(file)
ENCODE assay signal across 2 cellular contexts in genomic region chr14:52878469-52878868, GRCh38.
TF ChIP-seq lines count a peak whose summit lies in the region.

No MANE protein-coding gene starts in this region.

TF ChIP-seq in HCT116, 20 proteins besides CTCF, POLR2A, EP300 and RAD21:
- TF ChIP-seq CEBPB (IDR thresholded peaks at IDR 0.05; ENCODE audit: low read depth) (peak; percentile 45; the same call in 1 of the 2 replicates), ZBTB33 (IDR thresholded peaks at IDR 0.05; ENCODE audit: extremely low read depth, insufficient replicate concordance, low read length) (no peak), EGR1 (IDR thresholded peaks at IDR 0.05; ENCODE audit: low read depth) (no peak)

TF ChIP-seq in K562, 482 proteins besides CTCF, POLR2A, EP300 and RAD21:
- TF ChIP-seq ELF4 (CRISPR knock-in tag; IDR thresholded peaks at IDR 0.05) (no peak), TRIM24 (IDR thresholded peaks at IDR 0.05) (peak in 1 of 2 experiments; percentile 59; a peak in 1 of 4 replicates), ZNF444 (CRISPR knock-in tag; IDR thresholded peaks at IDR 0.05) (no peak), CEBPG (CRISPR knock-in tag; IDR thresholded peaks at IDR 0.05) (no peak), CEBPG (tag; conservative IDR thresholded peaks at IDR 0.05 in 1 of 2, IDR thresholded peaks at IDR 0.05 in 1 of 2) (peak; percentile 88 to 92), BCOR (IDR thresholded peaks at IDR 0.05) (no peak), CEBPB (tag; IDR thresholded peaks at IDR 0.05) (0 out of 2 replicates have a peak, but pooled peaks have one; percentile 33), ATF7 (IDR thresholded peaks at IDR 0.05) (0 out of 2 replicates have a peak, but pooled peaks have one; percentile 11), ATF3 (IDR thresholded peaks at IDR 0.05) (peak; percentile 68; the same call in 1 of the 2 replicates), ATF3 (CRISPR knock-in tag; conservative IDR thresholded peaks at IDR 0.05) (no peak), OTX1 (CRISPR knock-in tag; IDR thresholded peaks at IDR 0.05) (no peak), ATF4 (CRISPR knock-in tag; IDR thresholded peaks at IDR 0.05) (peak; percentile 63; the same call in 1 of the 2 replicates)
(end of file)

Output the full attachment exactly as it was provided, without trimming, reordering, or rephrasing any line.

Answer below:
ENCODE assay signal across 2 cellular contexts in genomic region chr14:52878469-52878868, GRCh38.
TF ChIP-seq lines count a peak whose summit lies in the region.

No MANE protein-coding gene starts in this region.

TF ChIP-seq in HCT116, 20 proteins besides CTCF, POLR2A, EP300 and RAD21:
- TF ChIP-seq CEBPB (IDR thresholded peaks at IDR 0.05; ENCODE audit: low read depth) (peak; percentile 45; the same call in 1 of the 2 replicates), ZBTB33 (IDR thresholded peaks at IDR 0.05; ENCODE audit: extremely low read depth, insufficient replicate concordance, low read length) (no peak), EGR1 (IDR thresholded peaks at IDR 0.05; ENCODE audit: low read depth) (no peak)

TF ChIP-seq in K562, 482 proteins besides CTCF, POLR2A, EP300 and RAD21:
- TF ChIP-seq ELF4 (CRISPR knock-in tag; IDR thresholded peaks at IDR 0.05) (no peak), TRIM24 (IDR thresholded peaks at IDR 0.05) (peak in 1 of 2 experiments; percentile 59; a peak in 1 of 4 replicates), ZNF444 (CRISPR knock-in tag; IDR thresholded peaks at IDR 0.05) (no peak), CEBPG (CRISPR knock-in tag; IDR thresholded peaks at IDR 0.05) (no peak), CEBPG (tag; conservative IDR thresholded peaks at IDR 0.05 in 1 of 2, IDR thresholded peaks at IDR 0.05 in 1 of 2) (peak; percentile 88 to 92), BCOR (IDR thresholded peaks at IDR 0.05) (no peak), CEBPB (tag; IDR thresholded peaks at IDR 0.05) (0 out of 2 replicates have a peak, but pooled peaks have one; percentile 33), ATF7 (IDR thresholded peaks at IDR 0.05) (0 out of 2 replicates have a peak, but pooled peaks have one; percentile 11), ATF3 (IDR thresholded peaks at IDR 0.05) (peak; percentile 68; the same call in 1 of the 2 replicates), ATF3 (CRISPR knock-in tag; conservative IDR thresholded peaks at IDR 0.05) (no peak), OTX1 (CRISPR knock-in tag; IDR thresholded peaks at IDR 0.05) (no peak), ATF4 (CRISPR knock-in tag; IDR thresholded peaks at IDR 0.05) (peak; percentile 63; the same call in 1 of the 2 replicates)